Alarm bells ring, inflation continues to rise way beyond RBI’s tolerance level

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Updated: February 12, 2020 6:20:39 PM

Retail inflation inched up to a six-year high in January on account of rising food prices, government data released on Wednesday showed.

Economic Survey 2020 update inflation increases because of mainly vegetables and pulses production decreasesIn its final bi-monthly monetary policy for FY20, the RBI kept repo rate unchanged at 5.15 per cent and revised inflation projection upward.

With inflation mounting its head in January, RBI’s decision to keep the interest rates unchanged in the final monetary policy of FY20 gets validated. The retail inflation inched up to a six-year high in January on account of rising food prices, government data released on Wednesday showed. The CPI-based retail inflation was recorded at 7.59 per cent up from 7.35 per cent last month. The December inflation figure was the highest since May 2014. The inflation rate of 2.05 per cent in December 2019. The food inflation last month was 13.63 per cent, compared with (-)2.24 per cent in January 2019. However, it is down from 14.19 per cent in December. The fuel and light inflation were posted at 3.66 per cent as against 0.7 per cent. The prices of pulses and related products surged by 16.71 per cent during the month.

In its final bi-monthly monetary policy for FY20, the RBI kept repo rate unchanged at 5.15 per cent and revised inflation projection upward. It estimated retail inflation in the range between 5 per cent and 5.4 per cent in the first half of the next fiscal starting April 1, 2020. According to a Reuters poll of 40 economists, annual consumer price inflation was expected to have surged to 7.40 percent in January.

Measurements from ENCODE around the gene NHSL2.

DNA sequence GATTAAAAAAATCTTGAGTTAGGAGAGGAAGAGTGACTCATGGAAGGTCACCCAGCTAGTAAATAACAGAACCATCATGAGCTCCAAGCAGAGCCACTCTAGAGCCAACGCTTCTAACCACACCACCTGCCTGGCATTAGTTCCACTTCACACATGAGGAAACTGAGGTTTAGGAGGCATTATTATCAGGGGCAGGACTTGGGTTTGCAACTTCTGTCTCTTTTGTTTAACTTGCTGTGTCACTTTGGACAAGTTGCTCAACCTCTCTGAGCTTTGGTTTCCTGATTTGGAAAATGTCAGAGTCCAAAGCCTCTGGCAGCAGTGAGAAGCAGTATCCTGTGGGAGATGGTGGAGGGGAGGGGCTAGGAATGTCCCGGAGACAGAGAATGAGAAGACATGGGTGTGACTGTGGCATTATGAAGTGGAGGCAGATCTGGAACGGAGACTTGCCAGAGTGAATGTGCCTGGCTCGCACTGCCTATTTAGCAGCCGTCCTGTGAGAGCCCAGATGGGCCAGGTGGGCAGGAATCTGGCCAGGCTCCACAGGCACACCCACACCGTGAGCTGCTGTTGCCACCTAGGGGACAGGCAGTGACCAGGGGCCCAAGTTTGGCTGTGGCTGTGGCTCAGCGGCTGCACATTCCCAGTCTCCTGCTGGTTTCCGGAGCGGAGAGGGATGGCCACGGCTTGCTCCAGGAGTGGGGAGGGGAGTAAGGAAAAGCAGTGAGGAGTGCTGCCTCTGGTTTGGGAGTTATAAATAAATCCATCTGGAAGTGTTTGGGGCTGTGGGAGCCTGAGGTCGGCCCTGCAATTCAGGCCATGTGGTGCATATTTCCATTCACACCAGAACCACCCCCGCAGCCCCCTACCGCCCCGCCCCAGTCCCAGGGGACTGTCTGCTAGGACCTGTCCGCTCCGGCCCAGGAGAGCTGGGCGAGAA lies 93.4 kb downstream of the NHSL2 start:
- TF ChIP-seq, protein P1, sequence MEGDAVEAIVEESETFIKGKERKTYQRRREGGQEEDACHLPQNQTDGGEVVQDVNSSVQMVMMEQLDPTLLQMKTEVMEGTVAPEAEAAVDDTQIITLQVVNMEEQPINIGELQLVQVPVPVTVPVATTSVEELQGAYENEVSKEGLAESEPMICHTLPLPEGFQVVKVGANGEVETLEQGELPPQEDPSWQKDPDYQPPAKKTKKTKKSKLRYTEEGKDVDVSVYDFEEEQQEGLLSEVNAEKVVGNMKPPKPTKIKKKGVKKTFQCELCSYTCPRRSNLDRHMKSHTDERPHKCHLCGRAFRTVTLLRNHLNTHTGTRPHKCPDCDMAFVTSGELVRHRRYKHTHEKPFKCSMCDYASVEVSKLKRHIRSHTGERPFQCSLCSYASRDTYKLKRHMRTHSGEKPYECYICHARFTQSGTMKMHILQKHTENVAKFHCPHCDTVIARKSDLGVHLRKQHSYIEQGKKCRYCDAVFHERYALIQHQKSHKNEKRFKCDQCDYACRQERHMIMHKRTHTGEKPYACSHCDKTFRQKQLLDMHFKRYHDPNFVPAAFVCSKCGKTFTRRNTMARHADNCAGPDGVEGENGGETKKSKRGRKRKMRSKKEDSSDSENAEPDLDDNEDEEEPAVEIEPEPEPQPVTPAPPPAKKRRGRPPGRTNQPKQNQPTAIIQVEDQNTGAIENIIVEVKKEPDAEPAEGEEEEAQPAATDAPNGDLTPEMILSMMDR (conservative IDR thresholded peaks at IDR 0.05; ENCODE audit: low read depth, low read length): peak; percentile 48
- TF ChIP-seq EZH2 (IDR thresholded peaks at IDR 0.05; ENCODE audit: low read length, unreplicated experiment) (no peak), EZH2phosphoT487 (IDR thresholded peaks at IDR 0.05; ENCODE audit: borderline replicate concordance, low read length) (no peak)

Also read: FM Sitharaman says recovery around the corner as retail loan disbursement up; check what data shows

Watch: What is inflation?

“With a further hardening of the headline CPI inflation driven by a rise in the core print, coupled with only a mild decline in the food inflation, which persists in double-digits, the inflation for January 2020 is entirely unpleasant. Nevertheless, it is unlikely to materially alter the direction of monetary policy, with the MPC already having placed its forecast for the average CPI inflation in Q4 FY2020 at a high 6.5%. However, today’s data suggests that the pause is likely to be extended further”, Aditi Nayar, Principal Economist, ICRA, said.

“Higher inflation suggests that the RBI will not ease monetary policy even as industrial activity loses momentum. There is still a month and a half left before the next MPC meeting and the RBI will keep a watch on the developments around inflation and the impact of the coronavirus on China and global economy. The inflation- growth dynamics will keep policy makers on their toes”, Rumki Majumdar, Economist, Deloitte India, said.

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